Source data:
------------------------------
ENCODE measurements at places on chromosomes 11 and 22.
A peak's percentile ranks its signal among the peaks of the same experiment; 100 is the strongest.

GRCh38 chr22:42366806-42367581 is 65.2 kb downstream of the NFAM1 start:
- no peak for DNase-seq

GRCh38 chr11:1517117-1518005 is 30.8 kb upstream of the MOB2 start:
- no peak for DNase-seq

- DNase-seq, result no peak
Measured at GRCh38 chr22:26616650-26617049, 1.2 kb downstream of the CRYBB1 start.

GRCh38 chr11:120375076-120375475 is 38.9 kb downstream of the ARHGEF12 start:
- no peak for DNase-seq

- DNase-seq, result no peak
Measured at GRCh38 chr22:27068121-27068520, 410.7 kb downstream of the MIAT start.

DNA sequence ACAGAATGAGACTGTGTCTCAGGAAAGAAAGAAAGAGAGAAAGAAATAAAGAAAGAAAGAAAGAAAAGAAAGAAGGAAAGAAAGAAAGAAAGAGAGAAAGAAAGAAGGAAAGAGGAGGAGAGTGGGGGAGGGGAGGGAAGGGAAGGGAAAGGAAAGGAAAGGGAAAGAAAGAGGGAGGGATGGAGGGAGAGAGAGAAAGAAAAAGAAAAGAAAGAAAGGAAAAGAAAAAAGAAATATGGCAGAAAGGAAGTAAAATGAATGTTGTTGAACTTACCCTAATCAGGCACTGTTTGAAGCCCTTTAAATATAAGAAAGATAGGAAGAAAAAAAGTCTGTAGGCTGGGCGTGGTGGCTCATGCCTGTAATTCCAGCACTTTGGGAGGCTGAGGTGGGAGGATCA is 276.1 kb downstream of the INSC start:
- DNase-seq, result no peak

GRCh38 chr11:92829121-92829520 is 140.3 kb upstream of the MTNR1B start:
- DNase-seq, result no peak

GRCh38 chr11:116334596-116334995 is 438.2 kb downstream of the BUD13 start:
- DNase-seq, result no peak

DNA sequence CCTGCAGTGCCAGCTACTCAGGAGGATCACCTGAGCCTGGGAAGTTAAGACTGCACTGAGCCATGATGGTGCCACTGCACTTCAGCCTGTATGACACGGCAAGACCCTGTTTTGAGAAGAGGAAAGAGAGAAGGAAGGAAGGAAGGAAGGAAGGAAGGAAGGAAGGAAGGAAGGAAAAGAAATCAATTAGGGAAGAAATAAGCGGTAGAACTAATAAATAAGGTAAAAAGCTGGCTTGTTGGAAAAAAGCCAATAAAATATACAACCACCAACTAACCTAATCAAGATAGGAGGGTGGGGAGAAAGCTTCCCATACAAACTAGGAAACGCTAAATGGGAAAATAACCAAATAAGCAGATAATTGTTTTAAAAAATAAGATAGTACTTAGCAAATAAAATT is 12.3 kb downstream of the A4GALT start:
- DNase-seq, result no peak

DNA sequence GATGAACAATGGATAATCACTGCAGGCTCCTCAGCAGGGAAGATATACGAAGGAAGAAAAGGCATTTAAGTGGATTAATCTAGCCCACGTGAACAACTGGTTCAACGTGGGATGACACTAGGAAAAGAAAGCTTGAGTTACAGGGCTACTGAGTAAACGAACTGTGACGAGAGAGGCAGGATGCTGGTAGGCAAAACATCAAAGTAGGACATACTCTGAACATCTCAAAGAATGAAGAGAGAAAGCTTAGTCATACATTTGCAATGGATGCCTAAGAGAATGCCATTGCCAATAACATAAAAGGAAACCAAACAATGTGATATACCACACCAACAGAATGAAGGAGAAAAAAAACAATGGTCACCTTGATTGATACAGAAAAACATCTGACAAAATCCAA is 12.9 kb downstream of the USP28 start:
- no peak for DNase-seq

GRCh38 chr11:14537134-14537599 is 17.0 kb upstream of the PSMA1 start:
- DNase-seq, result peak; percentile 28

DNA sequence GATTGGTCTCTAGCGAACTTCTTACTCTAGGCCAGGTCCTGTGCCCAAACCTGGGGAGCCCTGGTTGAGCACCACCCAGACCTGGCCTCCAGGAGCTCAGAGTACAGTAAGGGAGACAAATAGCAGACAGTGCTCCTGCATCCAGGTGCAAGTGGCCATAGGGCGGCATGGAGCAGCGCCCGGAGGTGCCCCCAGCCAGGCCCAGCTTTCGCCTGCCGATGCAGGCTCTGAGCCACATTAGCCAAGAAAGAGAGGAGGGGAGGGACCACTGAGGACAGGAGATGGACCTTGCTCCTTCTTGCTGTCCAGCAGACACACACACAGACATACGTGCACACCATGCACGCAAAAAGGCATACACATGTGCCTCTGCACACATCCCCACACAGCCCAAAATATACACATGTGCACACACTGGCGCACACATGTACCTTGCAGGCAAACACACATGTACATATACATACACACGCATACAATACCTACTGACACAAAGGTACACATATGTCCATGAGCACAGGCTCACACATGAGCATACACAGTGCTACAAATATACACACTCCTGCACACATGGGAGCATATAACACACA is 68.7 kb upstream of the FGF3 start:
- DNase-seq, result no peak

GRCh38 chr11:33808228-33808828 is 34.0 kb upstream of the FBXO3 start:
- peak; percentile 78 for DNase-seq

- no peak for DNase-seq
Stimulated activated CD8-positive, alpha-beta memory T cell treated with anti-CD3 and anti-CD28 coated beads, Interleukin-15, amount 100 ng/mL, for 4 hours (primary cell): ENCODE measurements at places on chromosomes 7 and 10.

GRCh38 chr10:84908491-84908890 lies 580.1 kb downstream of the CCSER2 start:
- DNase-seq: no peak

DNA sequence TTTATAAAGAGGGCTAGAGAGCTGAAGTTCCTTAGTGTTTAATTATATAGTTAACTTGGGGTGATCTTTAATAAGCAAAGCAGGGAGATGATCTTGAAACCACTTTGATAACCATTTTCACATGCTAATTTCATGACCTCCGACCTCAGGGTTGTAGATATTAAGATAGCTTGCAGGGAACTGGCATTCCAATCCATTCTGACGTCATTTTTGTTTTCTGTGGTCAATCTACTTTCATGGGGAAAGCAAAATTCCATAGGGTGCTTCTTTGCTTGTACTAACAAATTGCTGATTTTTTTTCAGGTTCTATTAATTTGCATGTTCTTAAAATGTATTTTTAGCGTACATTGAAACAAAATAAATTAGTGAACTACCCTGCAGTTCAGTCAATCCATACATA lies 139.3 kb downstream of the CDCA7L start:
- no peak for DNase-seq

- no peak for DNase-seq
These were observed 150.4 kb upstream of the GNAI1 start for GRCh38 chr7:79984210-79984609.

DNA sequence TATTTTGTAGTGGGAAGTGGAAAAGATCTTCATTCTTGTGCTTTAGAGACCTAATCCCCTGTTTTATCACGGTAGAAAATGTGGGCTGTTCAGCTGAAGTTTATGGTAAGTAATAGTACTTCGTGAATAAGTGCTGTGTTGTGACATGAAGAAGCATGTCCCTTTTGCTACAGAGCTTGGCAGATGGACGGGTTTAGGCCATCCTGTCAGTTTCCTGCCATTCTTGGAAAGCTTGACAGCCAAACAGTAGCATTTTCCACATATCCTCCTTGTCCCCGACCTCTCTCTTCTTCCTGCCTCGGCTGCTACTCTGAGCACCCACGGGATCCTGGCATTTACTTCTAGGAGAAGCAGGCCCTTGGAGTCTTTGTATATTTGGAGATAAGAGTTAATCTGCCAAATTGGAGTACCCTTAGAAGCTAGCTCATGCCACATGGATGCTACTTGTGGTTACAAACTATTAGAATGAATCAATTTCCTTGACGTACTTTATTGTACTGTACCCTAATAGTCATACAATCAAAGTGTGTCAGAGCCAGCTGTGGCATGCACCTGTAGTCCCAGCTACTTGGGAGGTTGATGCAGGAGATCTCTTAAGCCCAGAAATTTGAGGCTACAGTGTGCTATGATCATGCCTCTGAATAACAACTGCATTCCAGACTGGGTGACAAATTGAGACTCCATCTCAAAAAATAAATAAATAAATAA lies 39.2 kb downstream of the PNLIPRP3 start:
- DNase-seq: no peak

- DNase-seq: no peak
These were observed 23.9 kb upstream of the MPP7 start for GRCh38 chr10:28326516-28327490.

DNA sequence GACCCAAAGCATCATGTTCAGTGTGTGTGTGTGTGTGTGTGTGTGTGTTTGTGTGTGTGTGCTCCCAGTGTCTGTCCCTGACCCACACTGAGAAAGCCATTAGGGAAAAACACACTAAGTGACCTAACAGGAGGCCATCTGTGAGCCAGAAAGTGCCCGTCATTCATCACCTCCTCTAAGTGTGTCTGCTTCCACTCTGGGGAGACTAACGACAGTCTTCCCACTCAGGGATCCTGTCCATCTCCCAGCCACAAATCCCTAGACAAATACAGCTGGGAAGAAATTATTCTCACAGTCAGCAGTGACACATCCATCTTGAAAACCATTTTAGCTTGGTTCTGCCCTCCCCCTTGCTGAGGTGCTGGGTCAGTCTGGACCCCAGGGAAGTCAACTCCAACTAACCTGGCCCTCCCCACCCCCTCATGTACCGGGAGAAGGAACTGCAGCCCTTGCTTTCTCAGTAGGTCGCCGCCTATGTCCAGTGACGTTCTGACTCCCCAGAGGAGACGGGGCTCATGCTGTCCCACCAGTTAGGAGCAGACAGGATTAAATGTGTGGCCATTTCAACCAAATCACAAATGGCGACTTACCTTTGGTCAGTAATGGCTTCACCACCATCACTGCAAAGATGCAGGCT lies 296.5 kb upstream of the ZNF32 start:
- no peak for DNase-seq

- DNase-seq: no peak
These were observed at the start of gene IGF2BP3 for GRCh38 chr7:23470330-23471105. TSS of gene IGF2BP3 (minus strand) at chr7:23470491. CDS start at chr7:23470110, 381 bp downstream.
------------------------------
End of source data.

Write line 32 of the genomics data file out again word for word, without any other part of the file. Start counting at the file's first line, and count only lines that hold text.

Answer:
- DNase-seq: no peak